(Disclaimer: I received an e-copy of "Where the Wildflowers Grow" as part of a Virtual Author Book Tour. My opinions are my own.)
Sexual confusion and dysfunction cause the unraveling of the perfect American family in small town Georgia in 1960.
Rose Cassidy's fantasy life is a haunting reminder that she's living a lie. So when she has the opportunity to act on those fantasies, she dives in without any thought to consequences.
Rose's husband, Ryan, has fantasies of his own, and his actions cause unimaginable hurt [pain] to the very children he tries so hard to protect.
When the happiness each member of the Cassidy family seeks so desperately to find is shattered by shame, guilt, and ultimately murder, they must each face the truth that lies deep within their souls.
'Wildflowers' had me from page one. Vera Jane Cook's use of language raises her writing above the ordinary sea of books lining shelves of stores and libraries. This is not meant to disrespect books in general, rather to praise Cook's writing in particular. From the first scene of Chapter One, all five of my senses were engaged and wanting to know what was going to happen next.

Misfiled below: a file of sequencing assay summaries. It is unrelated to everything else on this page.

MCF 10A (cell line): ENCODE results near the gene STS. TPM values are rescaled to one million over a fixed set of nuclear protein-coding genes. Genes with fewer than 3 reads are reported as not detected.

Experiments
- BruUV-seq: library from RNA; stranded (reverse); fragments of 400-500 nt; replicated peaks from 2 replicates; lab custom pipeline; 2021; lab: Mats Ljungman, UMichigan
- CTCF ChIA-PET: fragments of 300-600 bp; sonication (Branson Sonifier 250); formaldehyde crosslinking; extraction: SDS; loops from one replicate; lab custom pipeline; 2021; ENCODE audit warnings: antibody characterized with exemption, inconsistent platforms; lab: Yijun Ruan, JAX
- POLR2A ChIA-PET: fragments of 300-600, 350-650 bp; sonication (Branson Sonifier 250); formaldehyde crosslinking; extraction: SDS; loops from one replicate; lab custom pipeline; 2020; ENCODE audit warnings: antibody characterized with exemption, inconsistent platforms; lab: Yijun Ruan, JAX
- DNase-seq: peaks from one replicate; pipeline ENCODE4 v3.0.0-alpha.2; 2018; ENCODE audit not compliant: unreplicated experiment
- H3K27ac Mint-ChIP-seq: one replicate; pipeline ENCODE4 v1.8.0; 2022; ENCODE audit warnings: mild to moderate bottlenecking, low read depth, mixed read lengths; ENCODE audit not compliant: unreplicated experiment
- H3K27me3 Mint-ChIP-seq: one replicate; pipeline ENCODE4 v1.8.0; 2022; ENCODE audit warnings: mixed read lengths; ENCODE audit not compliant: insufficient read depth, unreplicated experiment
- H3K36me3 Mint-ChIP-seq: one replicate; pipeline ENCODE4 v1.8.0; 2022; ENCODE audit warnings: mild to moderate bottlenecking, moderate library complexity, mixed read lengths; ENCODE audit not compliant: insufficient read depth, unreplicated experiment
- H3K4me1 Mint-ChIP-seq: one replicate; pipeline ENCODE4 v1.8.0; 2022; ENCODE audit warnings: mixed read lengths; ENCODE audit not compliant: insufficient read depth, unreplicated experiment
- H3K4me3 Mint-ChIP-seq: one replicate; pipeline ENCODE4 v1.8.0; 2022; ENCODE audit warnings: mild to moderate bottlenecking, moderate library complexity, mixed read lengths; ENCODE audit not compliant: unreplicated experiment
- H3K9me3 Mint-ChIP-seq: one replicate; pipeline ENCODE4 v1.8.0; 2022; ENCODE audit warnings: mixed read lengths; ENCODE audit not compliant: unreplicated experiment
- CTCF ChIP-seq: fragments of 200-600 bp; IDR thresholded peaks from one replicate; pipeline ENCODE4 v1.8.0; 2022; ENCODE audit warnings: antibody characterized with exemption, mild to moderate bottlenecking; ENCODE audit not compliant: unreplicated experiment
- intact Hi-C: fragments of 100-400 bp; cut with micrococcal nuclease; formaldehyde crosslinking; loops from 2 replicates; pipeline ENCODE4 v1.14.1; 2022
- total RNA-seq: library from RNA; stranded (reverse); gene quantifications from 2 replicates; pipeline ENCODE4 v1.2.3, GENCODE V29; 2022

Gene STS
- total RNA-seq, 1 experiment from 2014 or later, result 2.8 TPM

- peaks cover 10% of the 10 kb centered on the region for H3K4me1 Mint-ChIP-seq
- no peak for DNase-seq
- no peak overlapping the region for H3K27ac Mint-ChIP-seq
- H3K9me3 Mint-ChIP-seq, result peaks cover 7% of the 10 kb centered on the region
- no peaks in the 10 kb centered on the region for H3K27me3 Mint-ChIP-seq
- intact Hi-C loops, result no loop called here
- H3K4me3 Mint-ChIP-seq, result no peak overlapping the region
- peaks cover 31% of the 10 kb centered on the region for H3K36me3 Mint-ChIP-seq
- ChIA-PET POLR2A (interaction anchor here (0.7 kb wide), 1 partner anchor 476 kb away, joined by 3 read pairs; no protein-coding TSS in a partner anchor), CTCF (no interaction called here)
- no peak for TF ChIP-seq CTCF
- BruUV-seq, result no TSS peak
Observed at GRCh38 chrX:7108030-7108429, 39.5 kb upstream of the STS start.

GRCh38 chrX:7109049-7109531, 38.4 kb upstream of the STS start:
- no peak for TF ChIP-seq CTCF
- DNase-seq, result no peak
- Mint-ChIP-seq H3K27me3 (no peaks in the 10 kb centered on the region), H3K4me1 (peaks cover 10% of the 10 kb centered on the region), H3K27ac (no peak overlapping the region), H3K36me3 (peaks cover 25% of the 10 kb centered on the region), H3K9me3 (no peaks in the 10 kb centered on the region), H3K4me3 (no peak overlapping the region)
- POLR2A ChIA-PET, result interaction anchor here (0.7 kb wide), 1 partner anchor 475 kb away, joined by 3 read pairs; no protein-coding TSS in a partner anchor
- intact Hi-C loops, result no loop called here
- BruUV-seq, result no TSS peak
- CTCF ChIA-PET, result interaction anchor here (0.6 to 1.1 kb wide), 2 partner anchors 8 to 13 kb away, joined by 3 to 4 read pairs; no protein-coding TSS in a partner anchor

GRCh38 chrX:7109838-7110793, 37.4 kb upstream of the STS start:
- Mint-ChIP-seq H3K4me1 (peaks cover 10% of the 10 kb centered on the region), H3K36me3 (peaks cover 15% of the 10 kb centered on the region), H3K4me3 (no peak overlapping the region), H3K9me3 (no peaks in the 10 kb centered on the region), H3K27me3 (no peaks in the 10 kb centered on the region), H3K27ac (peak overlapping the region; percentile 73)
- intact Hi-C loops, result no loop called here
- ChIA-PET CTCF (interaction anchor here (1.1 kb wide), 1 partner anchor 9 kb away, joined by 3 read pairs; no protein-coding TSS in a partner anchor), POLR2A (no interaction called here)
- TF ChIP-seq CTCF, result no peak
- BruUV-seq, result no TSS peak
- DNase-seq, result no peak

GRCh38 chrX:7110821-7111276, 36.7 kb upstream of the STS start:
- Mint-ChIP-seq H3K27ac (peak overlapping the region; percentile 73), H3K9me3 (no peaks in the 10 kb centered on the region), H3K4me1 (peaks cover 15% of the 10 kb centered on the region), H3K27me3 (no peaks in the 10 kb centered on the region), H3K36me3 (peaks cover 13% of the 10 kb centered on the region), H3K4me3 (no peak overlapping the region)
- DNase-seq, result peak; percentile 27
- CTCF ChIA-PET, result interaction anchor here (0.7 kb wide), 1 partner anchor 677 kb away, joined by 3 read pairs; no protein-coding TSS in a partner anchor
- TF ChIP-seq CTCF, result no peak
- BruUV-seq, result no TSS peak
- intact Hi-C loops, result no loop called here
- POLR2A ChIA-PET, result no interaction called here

If I had to express any dissatisfaction with "Wildflowers" it would be with all the preoccupation (?-my word) with sex. I know sex is one of Maslow's basic needs, right up there with food and water. Also, I wouldn't be here if my parents hadn't had at least a nominal interest in procreation. I just don't care for public displays of what (for me) is an intimate act. I know Michaelangelo's David is great art, but I'm probably not going to see it anytime soon with my parents or children, if that makes sense. Please tell me that doesn't make me a conservative.
Having said that, if you like your fiction steamy, you will like "Where the Wildflowers Grow".
The characters are well-drawn and, if not always likable, I had empathy for them. When they were heading for a proverbial cliff, I wanted to shout to warn them, or to shake them by the shoulders and ask, "What are you thinking?"
Overall, 'Wildflowers' is a great read. It will definitely challenge you out of one or more comfort zones .. but remember, that can be a good thing too.